“Black people are woven throughout the North’s modern history. Roughly 100 Black stampeders came to the Yukon during the gold rush. A generation later, thousands more arrived to construct the Alaska Highway and Canol Pipeline.” 

The above passage is from a 2009 Up Here cover story on the whitewashing of the Yukon’s history. Somehow, the story, written by Katharine Sandiford, never made it up onto the website. 
So we published it online this week

“The fact is, the Yukon was built, in no small part, by Black people. Yet, in the modern Yukon, those contributions have largely been forgotten.”

Thankfully, some things have changed since 2009. The contributions of African-American builders who helped construct the Alaska Highway (and the road from Norman Wells to Whitehorse) are
increasingly being recognized.

Many more stories have been shared over the past week about the experience of being Black in the North. The Toronto Star
published a story by Paige Galette (who’s been a chief organizer of the Whitehorse demonstrations) on her experience moving from Ontario to the Yukon:

“As I walked in the streets of Whitehorse, I couldn’t help but notice the number of Indigenous people. Suddenly I didn’t feel so alone. Yukon is home to fourteen First Nations, eleven of which are self-governing. This is a fact that is barely discussed in Canadian history, politics, or education. I hold a bachelor’s degree in social sciences and political science. Never did we learn about Indigenous governance. But I was required to learn about the colour of the carpet in the House of Commons and the Senate. Am I surprised? Absolutely not. This country is founded on colonialism, racism, and genocide.

Fellow Yukoner 
Alistair Maitland also talked to CBC about confronting the realities of racism in his home, and what’s happening in the United States.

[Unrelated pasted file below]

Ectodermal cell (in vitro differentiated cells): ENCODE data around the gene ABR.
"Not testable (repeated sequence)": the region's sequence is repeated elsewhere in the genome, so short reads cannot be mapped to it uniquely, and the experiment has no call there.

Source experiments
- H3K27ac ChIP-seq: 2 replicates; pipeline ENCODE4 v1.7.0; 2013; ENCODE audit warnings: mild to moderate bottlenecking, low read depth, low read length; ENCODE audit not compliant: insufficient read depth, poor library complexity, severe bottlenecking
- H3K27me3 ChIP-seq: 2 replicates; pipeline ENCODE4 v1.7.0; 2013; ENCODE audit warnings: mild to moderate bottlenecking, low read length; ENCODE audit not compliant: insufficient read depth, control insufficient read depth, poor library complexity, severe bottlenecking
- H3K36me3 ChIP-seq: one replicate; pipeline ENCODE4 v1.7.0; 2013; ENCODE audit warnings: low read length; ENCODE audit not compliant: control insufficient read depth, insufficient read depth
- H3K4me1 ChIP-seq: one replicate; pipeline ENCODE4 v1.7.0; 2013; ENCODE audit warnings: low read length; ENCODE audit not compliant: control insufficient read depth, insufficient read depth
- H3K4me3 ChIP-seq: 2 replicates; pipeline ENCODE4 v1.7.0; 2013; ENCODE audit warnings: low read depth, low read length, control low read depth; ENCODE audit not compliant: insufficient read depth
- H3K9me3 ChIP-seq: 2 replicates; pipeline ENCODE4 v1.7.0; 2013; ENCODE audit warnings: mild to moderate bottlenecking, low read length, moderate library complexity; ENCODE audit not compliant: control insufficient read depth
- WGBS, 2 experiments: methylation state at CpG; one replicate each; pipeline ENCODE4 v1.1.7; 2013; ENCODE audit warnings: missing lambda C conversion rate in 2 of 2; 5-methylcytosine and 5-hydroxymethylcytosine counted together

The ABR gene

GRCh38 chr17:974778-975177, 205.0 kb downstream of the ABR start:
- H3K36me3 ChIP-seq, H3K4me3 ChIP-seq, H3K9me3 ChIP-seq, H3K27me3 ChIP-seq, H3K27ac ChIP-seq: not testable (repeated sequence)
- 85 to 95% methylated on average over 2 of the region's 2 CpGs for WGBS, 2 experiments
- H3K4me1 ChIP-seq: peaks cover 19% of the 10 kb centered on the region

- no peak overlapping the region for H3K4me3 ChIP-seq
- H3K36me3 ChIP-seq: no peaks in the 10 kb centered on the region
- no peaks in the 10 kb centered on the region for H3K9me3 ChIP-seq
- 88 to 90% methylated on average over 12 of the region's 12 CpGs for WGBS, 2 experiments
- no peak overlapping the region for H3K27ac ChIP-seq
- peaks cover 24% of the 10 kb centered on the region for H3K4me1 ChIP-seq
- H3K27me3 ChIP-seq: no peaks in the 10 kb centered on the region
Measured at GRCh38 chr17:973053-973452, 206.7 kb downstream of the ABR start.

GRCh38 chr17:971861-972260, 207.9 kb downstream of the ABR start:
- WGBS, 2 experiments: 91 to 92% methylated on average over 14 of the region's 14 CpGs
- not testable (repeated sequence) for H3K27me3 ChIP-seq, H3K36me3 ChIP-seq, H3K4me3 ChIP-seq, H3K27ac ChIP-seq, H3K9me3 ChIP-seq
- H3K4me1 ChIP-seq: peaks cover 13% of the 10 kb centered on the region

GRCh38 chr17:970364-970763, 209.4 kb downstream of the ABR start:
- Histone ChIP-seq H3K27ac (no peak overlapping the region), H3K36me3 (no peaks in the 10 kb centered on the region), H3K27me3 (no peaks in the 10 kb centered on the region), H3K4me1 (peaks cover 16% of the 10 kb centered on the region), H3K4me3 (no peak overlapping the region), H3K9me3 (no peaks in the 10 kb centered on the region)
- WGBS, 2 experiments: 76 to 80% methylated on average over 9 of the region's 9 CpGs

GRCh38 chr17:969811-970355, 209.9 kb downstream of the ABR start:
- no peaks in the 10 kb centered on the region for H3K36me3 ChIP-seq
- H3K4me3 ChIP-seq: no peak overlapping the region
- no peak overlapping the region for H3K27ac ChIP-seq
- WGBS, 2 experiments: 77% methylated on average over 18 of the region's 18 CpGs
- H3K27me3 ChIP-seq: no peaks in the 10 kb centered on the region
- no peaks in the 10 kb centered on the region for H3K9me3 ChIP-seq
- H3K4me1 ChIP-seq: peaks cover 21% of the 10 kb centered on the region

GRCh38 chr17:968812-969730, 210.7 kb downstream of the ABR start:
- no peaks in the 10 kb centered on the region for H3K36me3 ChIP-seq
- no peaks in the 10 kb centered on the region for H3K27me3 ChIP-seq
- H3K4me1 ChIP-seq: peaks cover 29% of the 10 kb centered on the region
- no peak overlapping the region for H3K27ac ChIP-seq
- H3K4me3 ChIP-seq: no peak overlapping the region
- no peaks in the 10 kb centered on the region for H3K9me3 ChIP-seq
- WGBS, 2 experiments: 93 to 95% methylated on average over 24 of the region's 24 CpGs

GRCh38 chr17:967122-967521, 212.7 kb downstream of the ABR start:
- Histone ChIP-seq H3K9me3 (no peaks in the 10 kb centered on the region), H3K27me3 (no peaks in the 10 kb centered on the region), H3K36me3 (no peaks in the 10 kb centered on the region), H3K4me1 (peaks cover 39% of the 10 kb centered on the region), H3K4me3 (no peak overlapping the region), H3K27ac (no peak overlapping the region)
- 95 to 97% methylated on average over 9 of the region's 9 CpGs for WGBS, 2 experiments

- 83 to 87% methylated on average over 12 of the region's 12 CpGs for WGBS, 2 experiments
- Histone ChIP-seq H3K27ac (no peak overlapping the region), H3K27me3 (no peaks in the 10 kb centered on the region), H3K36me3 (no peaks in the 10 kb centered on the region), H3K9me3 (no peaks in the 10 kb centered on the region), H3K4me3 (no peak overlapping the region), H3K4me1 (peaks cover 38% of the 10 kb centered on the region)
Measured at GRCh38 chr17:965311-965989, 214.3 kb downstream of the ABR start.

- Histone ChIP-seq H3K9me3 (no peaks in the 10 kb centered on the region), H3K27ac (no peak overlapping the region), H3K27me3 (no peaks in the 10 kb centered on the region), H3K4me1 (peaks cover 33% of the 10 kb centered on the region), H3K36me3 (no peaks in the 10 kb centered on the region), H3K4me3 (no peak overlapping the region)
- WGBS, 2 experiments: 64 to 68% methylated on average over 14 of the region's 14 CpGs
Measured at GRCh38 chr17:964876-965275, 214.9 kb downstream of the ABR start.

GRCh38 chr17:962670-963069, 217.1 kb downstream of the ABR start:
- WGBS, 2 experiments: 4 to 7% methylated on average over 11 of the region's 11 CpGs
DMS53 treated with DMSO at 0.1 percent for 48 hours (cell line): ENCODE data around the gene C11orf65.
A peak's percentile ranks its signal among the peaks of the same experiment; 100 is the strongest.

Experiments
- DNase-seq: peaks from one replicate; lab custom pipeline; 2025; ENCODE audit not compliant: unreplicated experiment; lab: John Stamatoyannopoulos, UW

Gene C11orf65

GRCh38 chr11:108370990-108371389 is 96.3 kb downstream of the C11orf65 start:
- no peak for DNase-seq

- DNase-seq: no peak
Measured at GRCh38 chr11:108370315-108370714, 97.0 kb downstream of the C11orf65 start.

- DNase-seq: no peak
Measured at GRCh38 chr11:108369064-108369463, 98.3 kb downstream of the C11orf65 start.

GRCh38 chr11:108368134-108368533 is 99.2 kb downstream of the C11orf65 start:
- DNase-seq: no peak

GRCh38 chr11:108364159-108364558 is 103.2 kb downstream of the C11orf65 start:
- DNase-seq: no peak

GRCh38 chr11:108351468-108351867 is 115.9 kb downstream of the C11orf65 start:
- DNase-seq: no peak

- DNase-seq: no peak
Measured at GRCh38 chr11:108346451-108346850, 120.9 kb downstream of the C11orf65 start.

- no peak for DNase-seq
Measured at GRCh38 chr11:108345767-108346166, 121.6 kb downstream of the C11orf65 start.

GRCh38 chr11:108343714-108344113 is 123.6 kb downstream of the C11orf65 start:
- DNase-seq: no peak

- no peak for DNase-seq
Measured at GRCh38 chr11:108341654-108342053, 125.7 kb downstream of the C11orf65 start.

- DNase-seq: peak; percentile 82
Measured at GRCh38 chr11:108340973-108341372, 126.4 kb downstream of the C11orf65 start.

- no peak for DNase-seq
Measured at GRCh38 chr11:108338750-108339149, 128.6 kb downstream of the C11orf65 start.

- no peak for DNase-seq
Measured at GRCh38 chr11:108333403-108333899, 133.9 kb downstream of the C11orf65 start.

Asad Chishti speaking at last Friday's "Justice for Regis" rally in Whitehorse, which was organized by himself, Paige Galette, and Meriya McPherson. Speakers were Antoinette Oliphant, Annie Pierre, and Colin Wolf. (Image courtesy Dan Bader).
“Let’s be honest—there isn’t a whole lot of diversity in who you see represented,” writes Adil Darvesh about the imagery of the outdoors. “It’s mostly young, affluent, white people. Sometimes there’s a dog.”

The communications coordinator for the Canadian Parks and Wilderness Society’s Yukon chapter writes in CPAWS' latest newsletter that the environmental movement has historically lacked diversity and inclusion, even while Indigenous and Black communities have been on the front-lines fighting against
environmental racism. And those battles for environmental and racial justice go hand in hand, says Darvesh. “What’s the point of advocating for clean air, if people still can’t breathe?”

A person of colour himself, Darvesh says he's had someone threaten to call the police on him for not being where they thought he was allowed—much like birder
Christian Cooper in Central Park. That incident from two weeks ago spurred a #BlackInNature hashtag meant to showcase the many Black scientists and nature enthusiasts who can be found in the great outdoors. People like Justine Hudson, who’s research studying beluga snot we profiled last summer in our Science and Research issue.

Now is also probably a good time to refloat Black contributions to Arctic exploration from noted figures like 
Matthew Henson and Barbara Hillary.

Meanwhile, several outdoor and environmental advocates, including the Yukon’s Asad Chishti, co-authored a set of anti-racism calls to action for environmental and outdoor societies, which you can read
right here.

For all the other outdoor enthusiasts, “now is not the time to post your adventure photos,” says Gloria Liu, for
Outside Magazine. “Post something anti-racist instead. Better yet, do something anti-racist instead.”
Another shot from Sima Sahar Zerehi at today's rally in Iqaluit. (via Twitter)


Some 3,000 Finns gathered for a Black Lives Matter protest in Helsinki. (Helsinki Times)

About 4,000 Icelanders attended the demonstration in Reykjavik. (
Reykjavik Grapevine)

Norway officials said only 50 protesters could gather in Oslo. Over 15,000 showed up. (
The Nordic Page)

There are only 3,000 people total in Kotzebue, a tiny town in the northwest corner of Alaska. But they, too, marched in solidarity. (
via Twitter)